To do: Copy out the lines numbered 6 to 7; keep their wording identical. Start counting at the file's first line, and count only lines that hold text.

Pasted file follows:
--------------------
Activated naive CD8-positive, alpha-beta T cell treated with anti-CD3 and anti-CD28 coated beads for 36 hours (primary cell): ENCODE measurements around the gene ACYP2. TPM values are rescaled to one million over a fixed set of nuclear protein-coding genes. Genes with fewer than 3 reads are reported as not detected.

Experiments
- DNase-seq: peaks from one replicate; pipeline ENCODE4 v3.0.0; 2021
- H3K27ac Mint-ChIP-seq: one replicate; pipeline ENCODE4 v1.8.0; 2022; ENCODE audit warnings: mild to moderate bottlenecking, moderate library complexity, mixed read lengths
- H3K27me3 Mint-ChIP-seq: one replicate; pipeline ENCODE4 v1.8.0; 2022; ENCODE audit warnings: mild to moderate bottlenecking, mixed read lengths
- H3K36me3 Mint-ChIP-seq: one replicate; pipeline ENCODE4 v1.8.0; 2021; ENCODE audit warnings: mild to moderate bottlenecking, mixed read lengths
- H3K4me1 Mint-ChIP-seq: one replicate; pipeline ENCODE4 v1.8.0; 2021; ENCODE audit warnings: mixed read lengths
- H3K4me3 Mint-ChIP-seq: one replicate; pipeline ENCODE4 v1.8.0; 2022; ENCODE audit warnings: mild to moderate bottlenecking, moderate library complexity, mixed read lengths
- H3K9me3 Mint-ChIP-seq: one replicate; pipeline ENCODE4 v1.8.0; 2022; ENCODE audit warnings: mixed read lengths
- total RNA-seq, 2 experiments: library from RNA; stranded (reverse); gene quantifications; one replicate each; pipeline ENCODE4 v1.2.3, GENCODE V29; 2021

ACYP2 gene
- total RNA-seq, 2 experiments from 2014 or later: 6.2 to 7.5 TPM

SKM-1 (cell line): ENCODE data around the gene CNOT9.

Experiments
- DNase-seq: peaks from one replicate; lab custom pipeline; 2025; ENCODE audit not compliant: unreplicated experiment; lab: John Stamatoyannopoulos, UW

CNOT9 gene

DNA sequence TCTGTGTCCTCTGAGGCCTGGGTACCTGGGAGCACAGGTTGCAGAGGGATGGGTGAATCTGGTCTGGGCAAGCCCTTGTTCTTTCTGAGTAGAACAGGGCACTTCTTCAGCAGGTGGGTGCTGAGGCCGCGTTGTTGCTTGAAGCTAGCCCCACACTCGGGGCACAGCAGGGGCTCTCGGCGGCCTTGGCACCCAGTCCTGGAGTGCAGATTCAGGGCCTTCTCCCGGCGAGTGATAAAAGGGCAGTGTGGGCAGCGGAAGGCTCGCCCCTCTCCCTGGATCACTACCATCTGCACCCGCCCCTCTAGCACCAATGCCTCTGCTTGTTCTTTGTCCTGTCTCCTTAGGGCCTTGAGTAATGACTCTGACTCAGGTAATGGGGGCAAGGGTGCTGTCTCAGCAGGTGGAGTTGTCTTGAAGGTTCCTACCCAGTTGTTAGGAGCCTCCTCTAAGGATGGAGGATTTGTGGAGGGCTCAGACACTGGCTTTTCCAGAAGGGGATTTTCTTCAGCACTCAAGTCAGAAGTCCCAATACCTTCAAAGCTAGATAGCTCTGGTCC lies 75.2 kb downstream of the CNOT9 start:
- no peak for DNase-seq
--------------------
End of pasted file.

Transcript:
- H3K36me3 Mint-ChIP-seq: one replicate; pipeline ENCODE4 v1.8.0; 2021; ENCODE audit warnings: mild to moderate bottlenecking, mixed read lengths
- H3K4me1 Mint-ChIP-seq: one replicate; pipeline ENCODE4 v1.8.0; 2021; ENCODE audit warnings: mixed read lengths